Life of Tiziano Vecellio – Biography and works. Tiziano Vecellio, one of the greatest masters of the Renaissance, was an Italian painter who revolutionized the art of portraiture and sacred painting. Known for his mastery of color representation and the creation of subtle shades, he painted some of the most famous masterpieces in art history. In this article, we will explore the life and work of Titian, discovering the secrets of his timeless art.

Tiziano Vecellio, known simply as Titian, was born in 1490 in Pieve di Cadore into a family of notables. He is considered the greatest Venetian painter of the 16th century and is responsible for the Venetian tradition of color. His works are recognizable by the flow of lines and the relaxing nature of his paintings, many of which were portraits.

It is evident from the whole of his painting that the artist, in a certain sense, “rejected” Venice, the spectacular city to which he had descended as a boy from his Cadore valley, which had made it possible for him, as soon as he was twenty, to compete with a famous painter like Giorgione frescoing one of the facades of the Fondaco dei Tedeschi. While still young, he achieved glory by placing in the Basilica of Santa Maria Gloriosa dei Frari (where I was later buried) two of his greatest and most famous masterpieces, The Assumption and the Sacred Conversation, commissioned by Jacopo Pesaro.

He rejected, so to speak, the city of his adoption, as he refrained from representing it by placing among the city architecture the figures, the events, and the scenes that his imagination inexhaustibly created, contrary to what many other Venetian painters do and have done and will do. Starting with Carpaccio. The marvelous beauty of Venice, its palaces, churches, monuments, and the entire architectural-urban complex wrapped in white marble lace does not interest him, or at least he considers it less suggestive than a landscape piece.

Even the choice of where to live and work confirms his instinct to escape into free nature, away from the tangle of crowded and talkative streets. As soon as he could, when he felt economically settled, in 1531, he moved from San Samuele to the house in Biri Grande in the district of San Canciano on the edge of the city, where on days when the weather was clear (there weren’t yet the industries of Marghera) he could enjoy the view of distant mountains as far as Antelao.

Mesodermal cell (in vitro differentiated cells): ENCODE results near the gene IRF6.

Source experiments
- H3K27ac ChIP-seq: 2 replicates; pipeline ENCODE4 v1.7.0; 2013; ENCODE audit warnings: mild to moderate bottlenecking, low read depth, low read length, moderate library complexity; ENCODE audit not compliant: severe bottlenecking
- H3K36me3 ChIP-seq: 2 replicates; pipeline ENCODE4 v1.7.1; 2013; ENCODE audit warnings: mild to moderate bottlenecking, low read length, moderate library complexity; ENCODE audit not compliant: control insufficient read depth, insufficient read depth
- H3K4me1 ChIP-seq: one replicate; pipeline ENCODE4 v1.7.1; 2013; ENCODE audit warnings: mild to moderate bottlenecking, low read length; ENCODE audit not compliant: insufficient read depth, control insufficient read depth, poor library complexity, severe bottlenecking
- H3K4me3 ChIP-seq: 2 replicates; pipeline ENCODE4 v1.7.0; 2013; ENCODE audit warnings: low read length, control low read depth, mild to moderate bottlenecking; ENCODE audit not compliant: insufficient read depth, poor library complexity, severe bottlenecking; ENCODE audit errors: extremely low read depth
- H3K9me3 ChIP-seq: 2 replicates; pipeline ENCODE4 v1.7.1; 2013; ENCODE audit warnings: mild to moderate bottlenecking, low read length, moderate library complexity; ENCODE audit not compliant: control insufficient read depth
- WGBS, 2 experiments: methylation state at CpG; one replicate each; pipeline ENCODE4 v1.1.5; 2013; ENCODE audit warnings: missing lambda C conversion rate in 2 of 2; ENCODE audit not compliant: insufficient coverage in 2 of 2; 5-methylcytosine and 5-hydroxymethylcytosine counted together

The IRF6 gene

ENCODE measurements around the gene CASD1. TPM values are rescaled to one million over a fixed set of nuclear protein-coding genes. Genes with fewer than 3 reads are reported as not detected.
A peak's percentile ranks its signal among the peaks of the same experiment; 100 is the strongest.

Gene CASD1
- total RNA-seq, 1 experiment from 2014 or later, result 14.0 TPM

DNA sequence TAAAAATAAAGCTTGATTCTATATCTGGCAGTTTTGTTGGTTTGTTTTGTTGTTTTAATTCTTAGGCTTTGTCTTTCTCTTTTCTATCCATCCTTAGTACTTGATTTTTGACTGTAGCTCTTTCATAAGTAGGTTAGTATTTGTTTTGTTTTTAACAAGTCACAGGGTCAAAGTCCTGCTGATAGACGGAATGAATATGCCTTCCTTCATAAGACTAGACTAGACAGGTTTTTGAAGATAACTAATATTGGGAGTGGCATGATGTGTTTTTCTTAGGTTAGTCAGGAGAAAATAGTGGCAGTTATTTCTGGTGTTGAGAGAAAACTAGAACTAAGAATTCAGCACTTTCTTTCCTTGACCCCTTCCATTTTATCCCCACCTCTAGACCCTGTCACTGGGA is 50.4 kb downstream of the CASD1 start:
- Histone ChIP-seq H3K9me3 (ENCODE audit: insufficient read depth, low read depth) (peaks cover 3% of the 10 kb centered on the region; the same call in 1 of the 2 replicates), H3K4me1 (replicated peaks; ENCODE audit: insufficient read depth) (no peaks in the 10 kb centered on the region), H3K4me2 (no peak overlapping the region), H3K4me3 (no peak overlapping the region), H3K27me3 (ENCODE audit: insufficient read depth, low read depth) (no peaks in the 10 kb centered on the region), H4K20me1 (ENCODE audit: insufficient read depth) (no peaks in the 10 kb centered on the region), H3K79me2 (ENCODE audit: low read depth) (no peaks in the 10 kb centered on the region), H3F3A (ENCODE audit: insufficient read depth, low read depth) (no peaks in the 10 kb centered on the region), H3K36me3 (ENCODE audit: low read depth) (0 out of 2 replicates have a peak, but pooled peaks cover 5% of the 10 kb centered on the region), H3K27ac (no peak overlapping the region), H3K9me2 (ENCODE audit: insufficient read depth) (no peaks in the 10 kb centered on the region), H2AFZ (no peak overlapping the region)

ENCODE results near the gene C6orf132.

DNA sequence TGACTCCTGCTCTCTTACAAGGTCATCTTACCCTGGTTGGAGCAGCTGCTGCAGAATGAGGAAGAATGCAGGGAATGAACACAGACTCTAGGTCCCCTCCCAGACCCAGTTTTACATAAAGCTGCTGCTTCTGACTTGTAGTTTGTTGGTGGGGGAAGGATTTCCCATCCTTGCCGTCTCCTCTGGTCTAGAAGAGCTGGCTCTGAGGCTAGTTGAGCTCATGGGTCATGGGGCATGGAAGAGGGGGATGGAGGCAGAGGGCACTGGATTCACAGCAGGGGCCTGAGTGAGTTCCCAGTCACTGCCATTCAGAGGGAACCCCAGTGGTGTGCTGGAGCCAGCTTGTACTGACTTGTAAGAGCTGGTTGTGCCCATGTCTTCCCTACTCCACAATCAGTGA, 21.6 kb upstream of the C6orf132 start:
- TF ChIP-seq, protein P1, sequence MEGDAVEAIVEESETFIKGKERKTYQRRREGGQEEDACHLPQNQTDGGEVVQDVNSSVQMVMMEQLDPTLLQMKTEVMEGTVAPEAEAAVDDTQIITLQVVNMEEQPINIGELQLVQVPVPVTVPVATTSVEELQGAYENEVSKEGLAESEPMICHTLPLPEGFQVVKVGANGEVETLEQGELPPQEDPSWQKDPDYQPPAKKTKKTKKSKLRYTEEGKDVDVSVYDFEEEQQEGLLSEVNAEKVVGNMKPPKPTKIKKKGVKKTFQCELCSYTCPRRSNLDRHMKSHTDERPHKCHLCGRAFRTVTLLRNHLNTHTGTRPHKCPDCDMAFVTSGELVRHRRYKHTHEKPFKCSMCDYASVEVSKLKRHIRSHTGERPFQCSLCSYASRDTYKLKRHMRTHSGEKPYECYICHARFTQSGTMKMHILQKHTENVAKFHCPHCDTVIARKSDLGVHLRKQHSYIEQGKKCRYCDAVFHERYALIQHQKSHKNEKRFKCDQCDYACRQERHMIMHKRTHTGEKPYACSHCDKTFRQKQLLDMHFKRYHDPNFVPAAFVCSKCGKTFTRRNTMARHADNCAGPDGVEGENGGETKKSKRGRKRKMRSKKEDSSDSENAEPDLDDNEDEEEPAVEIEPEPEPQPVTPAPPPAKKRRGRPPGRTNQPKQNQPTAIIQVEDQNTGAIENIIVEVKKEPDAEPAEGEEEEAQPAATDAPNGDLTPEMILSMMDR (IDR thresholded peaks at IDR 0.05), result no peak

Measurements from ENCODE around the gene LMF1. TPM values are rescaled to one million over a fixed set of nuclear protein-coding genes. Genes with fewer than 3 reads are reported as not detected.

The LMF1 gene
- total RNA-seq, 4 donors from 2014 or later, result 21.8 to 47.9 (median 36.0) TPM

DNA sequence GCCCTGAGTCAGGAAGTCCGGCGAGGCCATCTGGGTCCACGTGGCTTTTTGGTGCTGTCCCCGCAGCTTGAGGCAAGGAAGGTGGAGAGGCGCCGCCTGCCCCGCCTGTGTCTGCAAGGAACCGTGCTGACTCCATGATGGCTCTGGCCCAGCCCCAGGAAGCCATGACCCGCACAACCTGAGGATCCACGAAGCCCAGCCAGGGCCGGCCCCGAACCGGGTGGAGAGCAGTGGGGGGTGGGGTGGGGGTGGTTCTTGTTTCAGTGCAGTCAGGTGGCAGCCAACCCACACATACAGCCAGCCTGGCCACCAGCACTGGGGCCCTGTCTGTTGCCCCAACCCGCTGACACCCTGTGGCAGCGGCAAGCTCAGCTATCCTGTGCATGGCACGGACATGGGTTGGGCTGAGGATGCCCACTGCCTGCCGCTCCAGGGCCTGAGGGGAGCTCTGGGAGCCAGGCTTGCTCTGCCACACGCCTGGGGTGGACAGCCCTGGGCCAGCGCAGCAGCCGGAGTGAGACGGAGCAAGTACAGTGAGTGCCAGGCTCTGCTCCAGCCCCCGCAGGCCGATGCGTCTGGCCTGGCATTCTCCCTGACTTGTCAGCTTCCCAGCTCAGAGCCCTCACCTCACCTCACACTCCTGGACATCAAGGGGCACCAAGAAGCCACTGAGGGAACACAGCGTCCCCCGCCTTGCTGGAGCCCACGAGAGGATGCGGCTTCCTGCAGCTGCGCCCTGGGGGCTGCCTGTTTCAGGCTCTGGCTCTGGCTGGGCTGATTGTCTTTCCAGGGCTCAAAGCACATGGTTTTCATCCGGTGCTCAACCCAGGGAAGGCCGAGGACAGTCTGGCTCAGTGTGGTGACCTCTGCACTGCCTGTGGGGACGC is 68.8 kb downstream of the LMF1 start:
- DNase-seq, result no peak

Not that, with this, the legend of an irreducibly “mountainous” Titian remains credible even at the court of Ferrara with Alfonso d’Este, or at that of Pope Paul III during his conversations with Bembo and with Cardinal Alessandro Farnese, or in Augusta occupied to portray Charles V and Prince Philip. Rather, the truth remains of a Titian annoyed by the enormous building increase in Venice, which in 1563 reached its highest demographic peak of all time with 169,000 inhabitants.

That annoyance that the artist translated with the exclusion of the apparent “image of the city”; and when, as in the Presentation of Mary in the Temple, an architecture, however not at all typically “Venetian,” had to enter it, this was compensated for by showing the Cadore mountains in the background between two buildings.

In short, Venice was not the backdrop for the works of its great artist. Still, Titian had, in any case, the ability to capture the personality and physical characteristics of his “human” subjects, often very important figures of his era. At about fifteen, he entered Gentile Bellini’s workshop. But the latter’s brother Giovanni Bellini inspired and instilled in him the importance of color over technique. In these formative years, he also met Giorgione, who finds himself between the chiaroscuro of Leonardo Da Vinci and the shimmering color of Giovanni Bellini.